The USACIDA investigator who conducted the posthearing investigation into Freddy Kassab’s allegations of CID misconduct and the CID reinvestigation of the case.
† Richard J. Mahon (1936–2004)
The USACIDA investigator who conducted the posthearing investigation into Helena Stoeckley’s involvement in the crimes.
Robert A. Brisentine, Jr. (1927– )
A polygraph expert with the USACIDA who examined the key figures in the MacDonald case. Winner of the American Polygraph Association’s Leonarde Keeler Award in 1989 for long and distinguished service to the polygraph profession.
THE MILITARY POLICE
Kenneth Mica (1947– )
A specialist four in the 503rd Military Police Battalion at Fort Bragg at the time of the murders. Lives in Aquebogue, New York.
Joseph L. Paulk (1944– )
A lieutenant in Company C, 503rd Military Police Battalion, who was present at the scene of the crime.
Robert M. Murphy (1916– )
The special agent in charge of the FBI’s Charlotte office at the time of the murders.
Raymond “Butch” Madden, Jr. (1942–2012)
A special agent assigned to the Raleigh office of the FBI. First involved in the MacDonald case in August 1980, reinvestigating the case during the appeals process.
THE DEFENSE ATTORNEYS
† Bernard “Bernie” L. Segal (1930–2011)
A civil rights attorney from Philadelphia, and later a professor of law at Golden Gate University in San Franscisco. Represented Jeffrey MacDonald at his Article 32 hearing.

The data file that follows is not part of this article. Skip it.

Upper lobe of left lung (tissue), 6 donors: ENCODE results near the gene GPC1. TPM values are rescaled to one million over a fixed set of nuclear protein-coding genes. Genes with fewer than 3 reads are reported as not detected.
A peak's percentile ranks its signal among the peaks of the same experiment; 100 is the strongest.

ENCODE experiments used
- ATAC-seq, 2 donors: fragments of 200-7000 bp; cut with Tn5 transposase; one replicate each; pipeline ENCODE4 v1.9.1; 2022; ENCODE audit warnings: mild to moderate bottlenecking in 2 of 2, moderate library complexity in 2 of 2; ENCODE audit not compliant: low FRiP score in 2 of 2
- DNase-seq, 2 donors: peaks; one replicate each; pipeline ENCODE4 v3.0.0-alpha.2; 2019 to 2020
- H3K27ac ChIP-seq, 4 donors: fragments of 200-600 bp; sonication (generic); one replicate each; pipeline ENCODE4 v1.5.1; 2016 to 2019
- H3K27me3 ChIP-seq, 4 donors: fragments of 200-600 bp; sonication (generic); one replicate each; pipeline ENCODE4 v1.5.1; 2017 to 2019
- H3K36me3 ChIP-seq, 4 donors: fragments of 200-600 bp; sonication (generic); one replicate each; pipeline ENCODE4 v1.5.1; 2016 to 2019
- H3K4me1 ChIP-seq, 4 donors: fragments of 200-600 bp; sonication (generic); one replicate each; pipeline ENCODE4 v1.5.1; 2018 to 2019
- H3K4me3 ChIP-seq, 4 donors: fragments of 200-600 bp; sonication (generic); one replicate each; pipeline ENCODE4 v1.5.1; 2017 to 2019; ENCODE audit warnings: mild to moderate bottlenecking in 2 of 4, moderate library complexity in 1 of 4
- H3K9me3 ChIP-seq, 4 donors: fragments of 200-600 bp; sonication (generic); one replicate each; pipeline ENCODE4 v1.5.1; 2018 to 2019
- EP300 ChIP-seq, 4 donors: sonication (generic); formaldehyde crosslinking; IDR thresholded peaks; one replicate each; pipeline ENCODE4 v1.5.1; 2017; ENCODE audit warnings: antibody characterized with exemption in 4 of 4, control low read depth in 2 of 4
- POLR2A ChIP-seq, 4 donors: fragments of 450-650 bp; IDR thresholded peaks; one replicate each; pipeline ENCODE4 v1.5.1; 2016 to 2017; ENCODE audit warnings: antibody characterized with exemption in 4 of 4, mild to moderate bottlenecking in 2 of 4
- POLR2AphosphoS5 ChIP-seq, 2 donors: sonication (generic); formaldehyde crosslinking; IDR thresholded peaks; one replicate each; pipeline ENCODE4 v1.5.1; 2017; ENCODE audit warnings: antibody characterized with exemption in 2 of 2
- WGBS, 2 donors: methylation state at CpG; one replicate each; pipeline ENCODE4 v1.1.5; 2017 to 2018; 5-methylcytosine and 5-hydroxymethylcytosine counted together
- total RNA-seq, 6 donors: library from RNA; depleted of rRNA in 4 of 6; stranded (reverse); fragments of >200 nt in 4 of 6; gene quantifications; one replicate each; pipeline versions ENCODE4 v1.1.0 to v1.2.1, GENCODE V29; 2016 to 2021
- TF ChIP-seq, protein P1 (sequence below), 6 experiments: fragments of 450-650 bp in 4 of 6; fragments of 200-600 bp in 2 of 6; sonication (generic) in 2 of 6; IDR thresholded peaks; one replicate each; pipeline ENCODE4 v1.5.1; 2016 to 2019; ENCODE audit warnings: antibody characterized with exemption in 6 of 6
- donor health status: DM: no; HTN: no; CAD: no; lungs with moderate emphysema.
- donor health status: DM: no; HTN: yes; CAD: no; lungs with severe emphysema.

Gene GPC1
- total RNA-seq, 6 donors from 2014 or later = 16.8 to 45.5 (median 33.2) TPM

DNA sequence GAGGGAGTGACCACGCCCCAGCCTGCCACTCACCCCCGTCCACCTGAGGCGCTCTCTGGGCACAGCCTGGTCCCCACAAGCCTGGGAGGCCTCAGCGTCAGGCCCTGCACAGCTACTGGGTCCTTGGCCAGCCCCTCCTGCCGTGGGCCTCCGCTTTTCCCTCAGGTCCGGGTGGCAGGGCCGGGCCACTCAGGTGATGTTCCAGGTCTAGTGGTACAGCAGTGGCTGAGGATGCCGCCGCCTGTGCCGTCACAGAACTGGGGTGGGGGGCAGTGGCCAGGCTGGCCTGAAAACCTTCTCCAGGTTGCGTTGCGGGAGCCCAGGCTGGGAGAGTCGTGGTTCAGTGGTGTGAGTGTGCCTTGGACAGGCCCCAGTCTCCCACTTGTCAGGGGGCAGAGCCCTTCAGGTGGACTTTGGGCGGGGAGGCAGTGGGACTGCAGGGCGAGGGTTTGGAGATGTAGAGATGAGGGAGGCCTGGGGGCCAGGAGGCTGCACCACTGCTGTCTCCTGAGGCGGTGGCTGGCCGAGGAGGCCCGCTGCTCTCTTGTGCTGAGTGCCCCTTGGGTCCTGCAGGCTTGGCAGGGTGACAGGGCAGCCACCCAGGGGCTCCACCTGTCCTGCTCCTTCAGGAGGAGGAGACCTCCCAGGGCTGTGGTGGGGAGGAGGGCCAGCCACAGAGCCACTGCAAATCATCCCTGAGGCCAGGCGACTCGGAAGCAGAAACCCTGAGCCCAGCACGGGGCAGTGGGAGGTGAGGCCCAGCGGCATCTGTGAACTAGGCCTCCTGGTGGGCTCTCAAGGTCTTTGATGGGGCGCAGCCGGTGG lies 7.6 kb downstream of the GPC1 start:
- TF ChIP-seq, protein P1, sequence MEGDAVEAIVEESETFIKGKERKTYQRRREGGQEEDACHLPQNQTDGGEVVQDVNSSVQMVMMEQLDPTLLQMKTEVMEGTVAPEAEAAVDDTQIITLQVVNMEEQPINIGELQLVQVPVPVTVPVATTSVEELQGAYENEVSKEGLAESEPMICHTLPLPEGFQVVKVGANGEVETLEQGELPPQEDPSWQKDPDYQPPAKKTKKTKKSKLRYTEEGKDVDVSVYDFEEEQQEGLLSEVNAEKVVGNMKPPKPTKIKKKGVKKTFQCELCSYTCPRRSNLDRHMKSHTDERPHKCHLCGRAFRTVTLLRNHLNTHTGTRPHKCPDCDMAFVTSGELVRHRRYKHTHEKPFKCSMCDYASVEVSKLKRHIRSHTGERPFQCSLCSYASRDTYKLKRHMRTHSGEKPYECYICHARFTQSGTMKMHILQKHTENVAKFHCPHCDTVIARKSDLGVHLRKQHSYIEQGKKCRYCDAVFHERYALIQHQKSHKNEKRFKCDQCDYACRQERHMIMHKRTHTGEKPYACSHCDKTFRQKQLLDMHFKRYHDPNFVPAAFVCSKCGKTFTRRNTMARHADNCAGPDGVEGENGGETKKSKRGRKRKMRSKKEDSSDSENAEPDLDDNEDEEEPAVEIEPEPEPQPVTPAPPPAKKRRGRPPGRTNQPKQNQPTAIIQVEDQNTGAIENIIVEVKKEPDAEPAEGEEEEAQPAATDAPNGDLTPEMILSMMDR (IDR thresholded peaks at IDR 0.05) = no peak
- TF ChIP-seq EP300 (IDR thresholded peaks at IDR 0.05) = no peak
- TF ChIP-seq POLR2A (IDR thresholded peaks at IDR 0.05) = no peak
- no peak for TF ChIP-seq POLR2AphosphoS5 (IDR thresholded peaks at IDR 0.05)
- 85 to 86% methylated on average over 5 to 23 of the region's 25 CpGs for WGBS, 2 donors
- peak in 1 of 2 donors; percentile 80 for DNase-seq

Wade Smith (1937– )
A prominent defense attorney based in Raleigh, North Carolina. Attended University of North Carolina Law School with James Blackburn. Represented MacDonald during the 1979 trial as co-counsel and Blackburn when he was indicted in 1993.
Michael Malley (1943– )
An attorney from San Antonio. Jeffrey MacDonald’s freshman roommate at Princeton University, and later a member of his defense team.
† Dennis Eisman (1940–1991)
An attorney and Segal’s assistant during the Article 32 hearing in 1970.
Wendy Rouder (1942– )
An aide to Bernie Segal in charge of taking care of Helena Stoeckley during the MacDonald trial in 1979.
Harvey A. Silverglate (1942– )
An attorney, writer, and civil rights advocate based in Boston. MacDonald’s appellate attorney beginning in 1989. Argued MacDonald’s case before the Fourth Circuit Court of Appeals in 1991. Formerly a partner at the firm Silverglate & Good, now a consultant.
Andrew “Andy” Good (1946– )
An appellate attorney based in Boston. Represented MacDonald beginning in 1989. A partner at the firm Good & Cormier.
Philip G. Cormier (1961– )
An appellate attorney based in Boston. MacDonald’s appellate attorney beginning in 1989. Argued MacDonald’s case before the Fourth Circuit Court of Appeals in 1991. A partner at the firm Good & Cormier.
Gordon Widenhouse (1954– )
A North Carolina appellate attorney specializing in post-conviction. In 2011, he took over MacDonald’s appeal process and represented him at the 2012 evidentiary hearing.
Clifford L. Somers (1940– )
A captain in the office of the Staff Judge Advocate, and chief government counsel at the Article 32 investigation.
† Victor Woerheide (1909–1977)
The chief Justice Department prosecutor at the grand jury that indicted Jeffrey MacDonald in 1975.